Subject: Re: Format of test programs' output
To: None <>
From: Julio M.Merino Vidal <>
List: atf-devel
Date: 08/26/2007 12:04:32
On Aug 25, 2007, at 4:03 PM, Julio M. Merino Vidal wrote:

> As regards stdout and stderr, it is important to separate the  
> output generated by each test case (if any) for reporting  
> purposes.  E.g. when a test case fails, we want to show all its  
> output to the user (read, developer) for diagnosis purposes.  I  
> haven't found any way to synchronize different streams with each  
> other... so I force test programs to print "__atf_tcs_separator__"  
> on a line of its own when they have finished.

Let me elaborate some more on this point, because it can be difficult  
to see the real need for this.  (This has nothing to do with parallel  
execution of test cases/programs, by the way, which is not yet  
implemented and won't be for a long while.)

A test program has three outputs:
1) stdout
2) stderr
3) the results output, which I call resout

1 and 2 are there because we are talking of a program, and a program  
always has those two outputs.  We cannot impose a test program to not  
send any message to stderr because that is very difficult to  
control.  Specially if the program is written in shell, where you  
launch all kinds of external utilities.  And even in this last case,  
any messages sent to stderr will surely be useful for debugging  

3 is where the test program writes a summary of the results of each  
test case in a machine-parseable format.  This is, by default, sent  
to stdout, but can be tuned through the '-r' flag of a test program.   
The reason for this default is that launching a test program from the  
console by hand will show meaningful information, but that default is  
never used internally.  atf-run always uses '-r9' to separate the  
machine-parseable data from the stdout information.

Now imagine a test program with three test cases, each of which sends  
some message to stdout and stderr, and all of them are successful.   
For example:

     echo 'foo'
     echo 'bar' 1>&2
     echo 'foo'
     echo 'bar' 1>&2
     echo 'foo'
     echo 'bar' 1>&2

The outputs for the *program* above, which includes the execution of  
the three test cases, are (minus the indentation):

     tcs-cout: 3
     tc-start: tc-1
     tc-end: tc-1, passed
     tc-start: tc-2
     tc-end: tc-2, passed
     tc-start: tc-3
     tc-end: tc-3, passed

The question is... how do you match each line of stdout and stderr to  
the test cases described in resout?  You can't without the separator.

Try to imagine how a program (atf-run) has to read the above three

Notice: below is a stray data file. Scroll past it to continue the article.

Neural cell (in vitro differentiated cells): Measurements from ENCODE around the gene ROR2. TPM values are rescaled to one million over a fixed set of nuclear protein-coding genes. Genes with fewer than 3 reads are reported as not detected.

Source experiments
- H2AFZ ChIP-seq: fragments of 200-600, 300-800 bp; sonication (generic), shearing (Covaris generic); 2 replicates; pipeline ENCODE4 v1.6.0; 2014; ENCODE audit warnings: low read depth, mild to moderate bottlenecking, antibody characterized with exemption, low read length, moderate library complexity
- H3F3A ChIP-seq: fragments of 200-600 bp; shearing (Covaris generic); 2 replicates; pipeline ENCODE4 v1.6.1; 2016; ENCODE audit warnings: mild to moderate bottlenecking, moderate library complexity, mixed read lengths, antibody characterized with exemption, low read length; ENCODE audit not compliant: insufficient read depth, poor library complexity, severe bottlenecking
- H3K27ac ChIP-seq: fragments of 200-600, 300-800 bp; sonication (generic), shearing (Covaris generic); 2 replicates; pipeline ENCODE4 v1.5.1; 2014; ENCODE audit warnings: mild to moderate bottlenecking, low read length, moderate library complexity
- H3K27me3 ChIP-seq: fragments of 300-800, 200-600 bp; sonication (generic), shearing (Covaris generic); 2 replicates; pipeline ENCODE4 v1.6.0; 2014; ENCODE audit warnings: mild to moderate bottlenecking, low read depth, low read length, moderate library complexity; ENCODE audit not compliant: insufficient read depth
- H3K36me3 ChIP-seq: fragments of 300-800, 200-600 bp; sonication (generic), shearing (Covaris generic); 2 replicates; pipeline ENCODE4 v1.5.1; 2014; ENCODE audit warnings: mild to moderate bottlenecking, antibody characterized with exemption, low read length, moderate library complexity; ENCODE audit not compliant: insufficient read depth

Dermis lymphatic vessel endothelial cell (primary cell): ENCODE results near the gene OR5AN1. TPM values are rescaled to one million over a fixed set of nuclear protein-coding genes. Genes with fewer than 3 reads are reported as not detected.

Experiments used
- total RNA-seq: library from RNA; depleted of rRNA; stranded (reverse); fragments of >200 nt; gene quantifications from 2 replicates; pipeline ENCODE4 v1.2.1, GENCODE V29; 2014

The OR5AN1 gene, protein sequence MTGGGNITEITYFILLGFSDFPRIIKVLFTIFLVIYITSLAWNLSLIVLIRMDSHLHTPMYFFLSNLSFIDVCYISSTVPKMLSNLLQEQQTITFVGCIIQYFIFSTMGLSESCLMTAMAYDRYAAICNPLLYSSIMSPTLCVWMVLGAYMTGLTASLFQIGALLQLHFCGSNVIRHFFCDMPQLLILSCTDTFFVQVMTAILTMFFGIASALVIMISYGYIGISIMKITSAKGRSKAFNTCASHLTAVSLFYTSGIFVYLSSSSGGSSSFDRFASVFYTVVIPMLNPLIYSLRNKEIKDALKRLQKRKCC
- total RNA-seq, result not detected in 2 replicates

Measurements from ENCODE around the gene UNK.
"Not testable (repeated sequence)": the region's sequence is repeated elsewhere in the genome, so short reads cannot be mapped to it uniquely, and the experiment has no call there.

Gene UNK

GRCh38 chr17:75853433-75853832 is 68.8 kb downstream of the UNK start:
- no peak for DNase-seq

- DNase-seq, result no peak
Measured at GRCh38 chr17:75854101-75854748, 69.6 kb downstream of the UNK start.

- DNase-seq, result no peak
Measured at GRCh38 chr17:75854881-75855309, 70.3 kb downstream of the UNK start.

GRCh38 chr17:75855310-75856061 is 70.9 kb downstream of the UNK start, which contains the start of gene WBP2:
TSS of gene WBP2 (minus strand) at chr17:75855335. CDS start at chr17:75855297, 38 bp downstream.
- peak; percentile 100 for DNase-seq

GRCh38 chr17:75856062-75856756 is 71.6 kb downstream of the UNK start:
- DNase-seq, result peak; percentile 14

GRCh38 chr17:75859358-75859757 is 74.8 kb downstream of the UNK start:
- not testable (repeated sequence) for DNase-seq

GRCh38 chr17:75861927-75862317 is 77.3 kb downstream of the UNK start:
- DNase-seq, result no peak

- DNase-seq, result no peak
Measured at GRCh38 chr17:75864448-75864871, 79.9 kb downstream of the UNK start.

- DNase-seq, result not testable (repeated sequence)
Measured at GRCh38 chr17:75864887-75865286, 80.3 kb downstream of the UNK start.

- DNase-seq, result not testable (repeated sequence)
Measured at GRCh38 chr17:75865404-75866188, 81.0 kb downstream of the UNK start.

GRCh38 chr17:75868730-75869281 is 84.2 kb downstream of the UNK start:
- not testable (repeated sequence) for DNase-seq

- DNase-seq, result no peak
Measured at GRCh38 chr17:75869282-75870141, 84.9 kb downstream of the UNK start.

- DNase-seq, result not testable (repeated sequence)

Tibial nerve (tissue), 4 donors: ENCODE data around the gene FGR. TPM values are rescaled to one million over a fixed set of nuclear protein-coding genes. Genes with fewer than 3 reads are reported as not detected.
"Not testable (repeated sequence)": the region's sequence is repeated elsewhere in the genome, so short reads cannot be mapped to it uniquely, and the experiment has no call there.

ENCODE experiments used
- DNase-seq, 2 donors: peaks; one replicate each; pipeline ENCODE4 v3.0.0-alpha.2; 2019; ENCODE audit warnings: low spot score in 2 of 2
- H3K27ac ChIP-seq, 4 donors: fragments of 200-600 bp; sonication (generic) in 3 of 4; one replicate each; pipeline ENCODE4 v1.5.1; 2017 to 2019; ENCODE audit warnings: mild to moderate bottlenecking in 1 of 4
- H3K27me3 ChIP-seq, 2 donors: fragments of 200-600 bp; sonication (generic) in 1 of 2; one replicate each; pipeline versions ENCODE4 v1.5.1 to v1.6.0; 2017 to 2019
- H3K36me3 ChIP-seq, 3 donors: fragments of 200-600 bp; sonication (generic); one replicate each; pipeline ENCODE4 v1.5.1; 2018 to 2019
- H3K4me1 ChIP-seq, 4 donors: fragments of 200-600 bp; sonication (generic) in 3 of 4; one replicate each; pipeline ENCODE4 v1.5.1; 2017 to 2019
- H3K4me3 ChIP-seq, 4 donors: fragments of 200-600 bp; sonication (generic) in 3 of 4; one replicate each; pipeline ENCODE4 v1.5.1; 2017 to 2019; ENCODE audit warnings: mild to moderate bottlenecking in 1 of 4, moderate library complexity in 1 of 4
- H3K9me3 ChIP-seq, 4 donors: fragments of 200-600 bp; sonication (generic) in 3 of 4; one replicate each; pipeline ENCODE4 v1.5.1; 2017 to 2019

descriptors.  To read more than one you have to use poll (or select,  
or kqueue, but it does not matter).  It will start reading resout  
waiting for a tc-start line.  When the tc-start line arrives, it  
knows that everything that arrives from now on through its stdout and  
stderr, until the matching tc-end, will be part of that specific test  
case.  So far, so good...

But, and this is the big but, tc-start/tc-end pairs are sent to a  
descriptor that is completely separate from stdout/stderr, so you  
cannot guarantee any ordering between them as regards *reading*.  The  
system will do buffering on these which prevents any synchronization  
from the point of view of the reader.  Imagine it in another way: if  
you were presented the three streams all at once, would you be able  
to deduce which parts of stdout/stderr belong to each test case?  No.

By having the separators, reading the three descriptors is easy:
1) Wait for tc-start on resout.
2) Poll stdout and stderr.
3) Fetch any line sent to stdout and stderr until they receive the
    separator or eof.
4) Wait for tc-end on resout.
5) Repeat 1.

There you go: now you have the exact output of each test case matched  
with it.

Of course we could send the tc-start and tc-end messages both to  
stdout and stderr, but I don't like that.  Polluting these two  
streams with magic strings is not something I like...

Another possibility could be to monitor, from *within* the test  
program, what the test cases send to stdout and stderr and multiplex  
those two descriptors into resout (as atf-run does later on),  
effectively making stdout and stderr silent without losing data.   
However, I feel that adds much more logic to the test programs, which  
is specially difficult to achieve in the shell case...

Hope it is clearer now.

Julio M. Merino Vidal <>